Nitrogen enrichment contributes to positive responses to soil microbial communities in three invasive plant species
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Increased resource availability and feedbacks with soil biota have both been invoked as potential mechanisms of plant invasion. Nitrogen (N) deposition can enhance invasion in some ecosystems, and this could be the result of increased soil N availability as well as shifts in soil biota. In a two-phase, full-factorial greenhouse experiment, we tested effects of N availability and N-impacted soil communities on growth responses of three Mediterranean plant species invasive in California: Bromus diandrus, Centaurea melitensis, and Hirschfeldia incana. In the first phase, plants were grown individually in pots and inoculated with sterile soil, soil from control field plots or soil from high N addition plots, and with or without supplemental N. In the second phase, we grew the same species in soils conditioned in the first phase. We hypothesized growth responses would differ across species due to species-specific relationships with soil biota, but overall increased N availability and N-impacted soil communities would enhance plant growth. In the first phase, Centaurea had the greatest growth response when inoculated with N-impacted soil, while Bromus and Hirschfeldia performed best in low N soil communities. However, in phase two all species exhibited positive growth responses in N-impacted soil communities under high N availability. While species may differ in responses to soil biota and N, growth responses to soils conditioned by conspecifics appear to be most positive in all species under high N availability and/or in soil communities previously impacted by simulated N deposition. Our results suggest N deposition could facilitate invasion due to direct impacts of soil N enrichment on plant growth, as well as through feedbacks with the soil microbial community.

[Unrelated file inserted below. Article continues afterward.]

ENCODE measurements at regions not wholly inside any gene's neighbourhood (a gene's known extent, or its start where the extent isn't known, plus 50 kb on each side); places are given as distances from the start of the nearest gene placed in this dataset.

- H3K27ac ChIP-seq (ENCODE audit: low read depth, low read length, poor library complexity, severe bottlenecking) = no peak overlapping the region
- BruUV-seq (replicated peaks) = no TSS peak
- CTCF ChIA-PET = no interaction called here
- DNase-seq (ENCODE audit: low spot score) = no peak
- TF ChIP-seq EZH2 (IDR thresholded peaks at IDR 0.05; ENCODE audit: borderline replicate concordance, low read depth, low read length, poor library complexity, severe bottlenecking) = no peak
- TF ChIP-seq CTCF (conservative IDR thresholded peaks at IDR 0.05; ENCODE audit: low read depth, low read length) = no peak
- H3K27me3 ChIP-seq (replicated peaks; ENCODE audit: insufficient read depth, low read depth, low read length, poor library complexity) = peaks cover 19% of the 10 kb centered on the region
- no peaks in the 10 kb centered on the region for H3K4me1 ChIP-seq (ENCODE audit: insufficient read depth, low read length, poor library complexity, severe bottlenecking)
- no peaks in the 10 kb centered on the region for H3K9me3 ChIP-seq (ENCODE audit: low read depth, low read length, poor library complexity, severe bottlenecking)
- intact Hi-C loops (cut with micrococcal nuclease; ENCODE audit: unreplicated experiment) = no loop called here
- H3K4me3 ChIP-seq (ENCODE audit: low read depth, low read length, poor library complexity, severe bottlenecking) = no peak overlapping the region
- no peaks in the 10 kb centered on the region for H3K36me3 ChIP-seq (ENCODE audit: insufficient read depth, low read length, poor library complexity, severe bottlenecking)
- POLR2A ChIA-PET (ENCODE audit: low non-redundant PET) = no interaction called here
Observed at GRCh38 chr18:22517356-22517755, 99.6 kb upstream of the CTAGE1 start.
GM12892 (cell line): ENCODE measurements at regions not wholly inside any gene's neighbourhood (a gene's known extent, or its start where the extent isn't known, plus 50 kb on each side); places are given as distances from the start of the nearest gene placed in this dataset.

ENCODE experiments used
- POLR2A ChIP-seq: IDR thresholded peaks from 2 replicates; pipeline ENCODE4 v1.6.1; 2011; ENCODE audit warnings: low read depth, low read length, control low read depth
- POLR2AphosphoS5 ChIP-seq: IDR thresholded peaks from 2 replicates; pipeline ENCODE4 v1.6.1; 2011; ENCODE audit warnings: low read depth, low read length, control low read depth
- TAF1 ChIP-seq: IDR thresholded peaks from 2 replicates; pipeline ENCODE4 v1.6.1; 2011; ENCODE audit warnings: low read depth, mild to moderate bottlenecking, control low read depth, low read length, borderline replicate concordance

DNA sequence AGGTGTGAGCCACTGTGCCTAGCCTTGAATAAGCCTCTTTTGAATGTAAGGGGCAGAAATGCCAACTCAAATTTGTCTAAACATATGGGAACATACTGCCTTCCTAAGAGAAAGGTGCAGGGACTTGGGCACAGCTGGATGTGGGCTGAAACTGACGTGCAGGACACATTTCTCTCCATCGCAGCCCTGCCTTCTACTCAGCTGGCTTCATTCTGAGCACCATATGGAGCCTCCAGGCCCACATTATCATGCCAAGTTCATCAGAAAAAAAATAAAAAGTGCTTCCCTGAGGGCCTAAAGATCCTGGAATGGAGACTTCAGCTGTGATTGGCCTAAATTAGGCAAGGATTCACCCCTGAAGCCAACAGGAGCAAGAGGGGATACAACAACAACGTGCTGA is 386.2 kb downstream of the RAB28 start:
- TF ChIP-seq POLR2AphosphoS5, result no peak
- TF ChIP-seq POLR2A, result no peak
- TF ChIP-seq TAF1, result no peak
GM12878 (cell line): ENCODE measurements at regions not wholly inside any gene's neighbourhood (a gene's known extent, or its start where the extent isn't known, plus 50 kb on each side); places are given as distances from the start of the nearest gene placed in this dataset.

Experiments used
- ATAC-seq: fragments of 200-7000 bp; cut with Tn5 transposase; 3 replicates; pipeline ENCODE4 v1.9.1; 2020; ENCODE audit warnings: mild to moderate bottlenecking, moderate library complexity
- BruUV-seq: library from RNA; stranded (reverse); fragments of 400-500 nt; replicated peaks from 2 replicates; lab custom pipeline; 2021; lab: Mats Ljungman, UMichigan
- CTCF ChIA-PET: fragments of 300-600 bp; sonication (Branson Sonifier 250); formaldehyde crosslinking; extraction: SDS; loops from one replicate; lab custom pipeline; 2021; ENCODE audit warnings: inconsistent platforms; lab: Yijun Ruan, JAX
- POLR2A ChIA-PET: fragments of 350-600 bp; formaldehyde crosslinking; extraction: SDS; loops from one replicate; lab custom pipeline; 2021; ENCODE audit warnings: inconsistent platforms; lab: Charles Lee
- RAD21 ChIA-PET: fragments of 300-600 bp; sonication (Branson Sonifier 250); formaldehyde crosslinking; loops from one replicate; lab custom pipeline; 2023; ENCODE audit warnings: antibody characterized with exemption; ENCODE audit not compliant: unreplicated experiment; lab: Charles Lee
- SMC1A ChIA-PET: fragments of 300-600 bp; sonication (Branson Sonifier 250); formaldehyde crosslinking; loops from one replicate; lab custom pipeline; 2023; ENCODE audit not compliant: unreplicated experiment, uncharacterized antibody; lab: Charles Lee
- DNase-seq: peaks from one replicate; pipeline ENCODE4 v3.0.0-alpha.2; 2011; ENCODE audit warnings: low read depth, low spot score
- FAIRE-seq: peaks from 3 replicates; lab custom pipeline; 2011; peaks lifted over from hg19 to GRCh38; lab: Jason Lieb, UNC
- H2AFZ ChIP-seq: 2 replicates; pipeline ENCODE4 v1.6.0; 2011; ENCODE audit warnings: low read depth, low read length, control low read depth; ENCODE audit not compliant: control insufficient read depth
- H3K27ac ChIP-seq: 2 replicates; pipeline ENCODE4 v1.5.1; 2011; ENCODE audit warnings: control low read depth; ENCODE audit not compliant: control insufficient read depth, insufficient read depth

KeywordsNitrogen deposition Plant–soil feedbacks Arbuscular mycorrhizal fungi Invasive species Coastal sage scrub
We would like to thank Dr. Irina Irvine for field and logistical support. Dr. Michael Allen, Dr. Jodie Holt and Dr. Louis Santiago provided valuable feedback regarding the design of this experiment and Erin Reilly and Amanda Haraksin assisted with greenhouse and laboratory work. We greatly appreciate all their contributions to this project. We are also grateful to two anonymous reviewers for feedback on an earlier draft of this paper. This research was supported in part by the National Park Service Air Resources Division (TASK AGREEMENT NO. J8C07110022).
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